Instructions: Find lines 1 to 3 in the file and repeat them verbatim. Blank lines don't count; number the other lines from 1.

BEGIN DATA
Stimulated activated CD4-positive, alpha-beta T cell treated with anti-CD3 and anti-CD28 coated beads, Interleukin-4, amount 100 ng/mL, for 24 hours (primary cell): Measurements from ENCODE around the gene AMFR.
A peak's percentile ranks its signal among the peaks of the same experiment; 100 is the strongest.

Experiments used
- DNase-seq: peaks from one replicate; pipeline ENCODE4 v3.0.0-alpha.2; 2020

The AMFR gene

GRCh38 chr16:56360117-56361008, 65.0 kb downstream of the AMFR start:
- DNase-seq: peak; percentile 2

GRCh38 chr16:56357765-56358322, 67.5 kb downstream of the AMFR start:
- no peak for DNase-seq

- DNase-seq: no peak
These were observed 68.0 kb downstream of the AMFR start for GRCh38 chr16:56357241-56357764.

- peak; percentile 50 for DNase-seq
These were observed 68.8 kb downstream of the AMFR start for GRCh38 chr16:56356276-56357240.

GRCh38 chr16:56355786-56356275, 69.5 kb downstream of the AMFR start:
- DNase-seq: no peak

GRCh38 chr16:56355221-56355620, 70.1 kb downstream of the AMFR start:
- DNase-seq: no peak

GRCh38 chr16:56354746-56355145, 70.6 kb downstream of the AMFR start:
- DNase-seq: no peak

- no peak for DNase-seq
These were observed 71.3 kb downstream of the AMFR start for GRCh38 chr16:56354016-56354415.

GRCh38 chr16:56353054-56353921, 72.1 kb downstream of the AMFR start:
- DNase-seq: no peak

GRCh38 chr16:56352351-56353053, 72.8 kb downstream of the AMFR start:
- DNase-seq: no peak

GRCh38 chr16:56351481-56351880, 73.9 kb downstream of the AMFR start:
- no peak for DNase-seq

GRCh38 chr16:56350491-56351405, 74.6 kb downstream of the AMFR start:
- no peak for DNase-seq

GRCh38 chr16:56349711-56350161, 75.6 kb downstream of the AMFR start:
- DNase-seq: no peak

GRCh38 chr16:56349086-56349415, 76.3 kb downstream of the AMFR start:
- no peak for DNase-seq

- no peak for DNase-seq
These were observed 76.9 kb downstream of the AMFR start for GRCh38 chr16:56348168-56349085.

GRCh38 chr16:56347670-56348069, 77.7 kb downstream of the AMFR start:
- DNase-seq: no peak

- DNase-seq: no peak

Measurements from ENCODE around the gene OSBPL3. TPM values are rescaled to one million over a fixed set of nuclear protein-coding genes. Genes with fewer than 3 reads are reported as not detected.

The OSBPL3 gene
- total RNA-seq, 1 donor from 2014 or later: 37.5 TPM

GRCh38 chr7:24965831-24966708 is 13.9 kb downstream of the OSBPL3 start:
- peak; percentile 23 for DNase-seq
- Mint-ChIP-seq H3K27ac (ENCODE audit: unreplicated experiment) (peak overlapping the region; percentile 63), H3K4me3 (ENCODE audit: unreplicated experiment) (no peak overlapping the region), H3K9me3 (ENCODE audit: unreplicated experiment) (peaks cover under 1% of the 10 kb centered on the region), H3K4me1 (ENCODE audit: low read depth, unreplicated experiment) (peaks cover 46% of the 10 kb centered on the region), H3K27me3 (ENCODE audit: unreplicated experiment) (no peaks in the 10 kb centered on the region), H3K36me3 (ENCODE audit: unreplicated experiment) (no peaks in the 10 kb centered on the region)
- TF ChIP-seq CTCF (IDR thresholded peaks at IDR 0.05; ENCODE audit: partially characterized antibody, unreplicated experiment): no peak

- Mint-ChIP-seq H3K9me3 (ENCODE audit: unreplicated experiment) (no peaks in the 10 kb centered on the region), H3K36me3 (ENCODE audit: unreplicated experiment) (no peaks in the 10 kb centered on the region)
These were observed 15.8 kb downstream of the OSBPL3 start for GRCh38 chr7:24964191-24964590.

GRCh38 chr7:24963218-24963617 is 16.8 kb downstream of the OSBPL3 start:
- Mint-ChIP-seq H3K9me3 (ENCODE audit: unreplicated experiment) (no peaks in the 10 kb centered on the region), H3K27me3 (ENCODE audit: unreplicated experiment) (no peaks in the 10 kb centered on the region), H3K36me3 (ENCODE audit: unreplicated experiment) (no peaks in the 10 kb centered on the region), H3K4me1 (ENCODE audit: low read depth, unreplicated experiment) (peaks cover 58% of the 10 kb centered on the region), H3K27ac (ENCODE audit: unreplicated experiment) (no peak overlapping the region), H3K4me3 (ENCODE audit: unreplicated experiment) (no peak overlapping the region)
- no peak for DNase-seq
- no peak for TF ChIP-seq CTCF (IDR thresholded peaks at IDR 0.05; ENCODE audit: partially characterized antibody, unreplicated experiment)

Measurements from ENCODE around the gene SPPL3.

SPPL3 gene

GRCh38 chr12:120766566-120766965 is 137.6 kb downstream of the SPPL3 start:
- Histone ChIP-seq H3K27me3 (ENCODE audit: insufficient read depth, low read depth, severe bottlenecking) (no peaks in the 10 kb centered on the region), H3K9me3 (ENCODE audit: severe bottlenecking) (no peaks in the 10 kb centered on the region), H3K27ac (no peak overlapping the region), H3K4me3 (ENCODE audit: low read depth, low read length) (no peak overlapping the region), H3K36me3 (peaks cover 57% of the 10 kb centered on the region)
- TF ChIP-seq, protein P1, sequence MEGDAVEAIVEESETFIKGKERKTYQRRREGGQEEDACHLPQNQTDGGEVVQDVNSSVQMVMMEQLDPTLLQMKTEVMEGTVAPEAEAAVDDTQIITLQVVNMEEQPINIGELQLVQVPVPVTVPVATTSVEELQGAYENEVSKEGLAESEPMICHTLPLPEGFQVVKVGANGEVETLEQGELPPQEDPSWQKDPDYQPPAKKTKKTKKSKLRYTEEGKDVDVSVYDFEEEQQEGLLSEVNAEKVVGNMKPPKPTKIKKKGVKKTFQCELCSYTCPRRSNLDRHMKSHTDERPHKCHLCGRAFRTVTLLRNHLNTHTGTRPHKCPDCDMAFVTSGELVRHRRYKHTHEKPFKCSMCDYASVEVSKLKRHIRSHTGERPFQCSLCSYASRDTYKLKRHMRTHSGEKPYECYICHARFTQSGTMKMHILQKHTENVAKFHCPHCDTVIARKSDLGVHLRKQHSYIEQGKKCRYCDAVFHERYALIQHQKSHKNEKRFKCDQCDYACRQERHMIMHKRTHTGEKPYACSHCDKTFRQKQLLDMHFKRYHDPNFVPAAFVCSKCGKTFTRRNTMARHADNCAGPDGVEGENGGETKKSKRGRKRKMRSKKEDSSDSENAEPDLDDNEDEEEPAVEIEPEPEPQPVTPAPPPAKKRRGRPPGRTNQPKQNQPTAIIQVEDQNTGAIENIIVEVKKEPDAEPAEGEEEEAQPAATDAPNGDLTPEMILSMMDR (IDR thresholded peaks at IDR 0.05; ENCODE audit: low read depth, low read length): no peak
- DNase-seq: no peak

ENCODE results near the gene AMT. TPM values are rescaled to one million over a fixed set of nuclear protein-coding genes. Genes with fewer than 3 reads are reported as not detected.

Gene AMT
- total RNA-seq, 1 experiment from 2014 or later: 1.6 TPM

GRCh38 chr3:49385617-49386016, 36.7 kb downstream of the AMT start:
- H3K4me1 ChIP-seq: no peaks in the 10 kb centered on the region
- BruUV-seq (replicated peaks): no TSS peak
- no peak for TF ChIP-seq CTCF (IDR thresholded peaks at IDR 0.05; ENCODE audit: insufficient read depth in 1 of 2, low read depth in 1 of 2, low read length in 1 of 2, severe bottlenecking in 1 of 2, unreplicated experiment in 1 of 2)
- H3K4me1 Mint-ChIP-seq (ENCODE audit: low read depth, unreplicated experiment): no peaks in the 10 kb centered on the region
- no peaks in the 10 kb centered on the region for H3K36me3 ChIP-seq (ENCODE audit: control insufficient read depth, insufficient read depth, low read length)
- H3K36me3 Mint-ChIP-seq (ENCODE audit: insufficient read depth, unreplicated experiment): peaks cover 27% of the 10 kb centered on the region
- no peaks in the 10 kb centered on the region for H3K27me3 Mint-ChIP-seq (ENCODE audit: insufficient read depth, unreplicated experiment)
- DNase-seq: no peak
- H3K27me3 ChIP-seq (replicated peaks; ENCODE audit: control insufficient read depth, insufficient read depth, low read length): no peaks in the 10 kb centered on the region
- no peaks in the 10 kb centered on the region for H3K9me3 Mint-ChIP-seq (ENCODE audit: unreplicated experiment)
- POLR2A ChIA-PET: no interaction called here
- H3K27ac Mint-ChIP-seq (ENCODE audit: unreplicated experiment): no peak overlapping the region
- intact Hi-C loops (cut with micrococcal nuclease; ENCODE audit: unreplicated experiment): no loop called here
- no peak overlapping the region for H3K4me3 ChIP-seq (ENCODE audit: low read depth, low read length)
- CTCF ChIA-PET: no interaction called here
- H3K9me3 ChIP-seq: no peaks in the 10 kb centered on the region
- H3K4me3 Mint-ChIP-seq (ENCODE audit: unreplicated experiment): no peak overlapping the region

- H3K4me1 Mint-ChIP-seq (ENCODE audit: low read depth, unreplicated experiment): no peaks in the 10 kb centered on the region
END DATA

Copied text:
Stimulated activated CD4-positive, alpha-beta T cell treated with anti-CD3 and anti-CD28 coated beads, Interleukin-4, amount 100 ng/mL, for 24 hours (primary cell): Measurements from ENCODE around the gene AMFR.
A peak's percentile ranks its signal among the peaks of the same experiment; 100 is the strongest.

Experiments used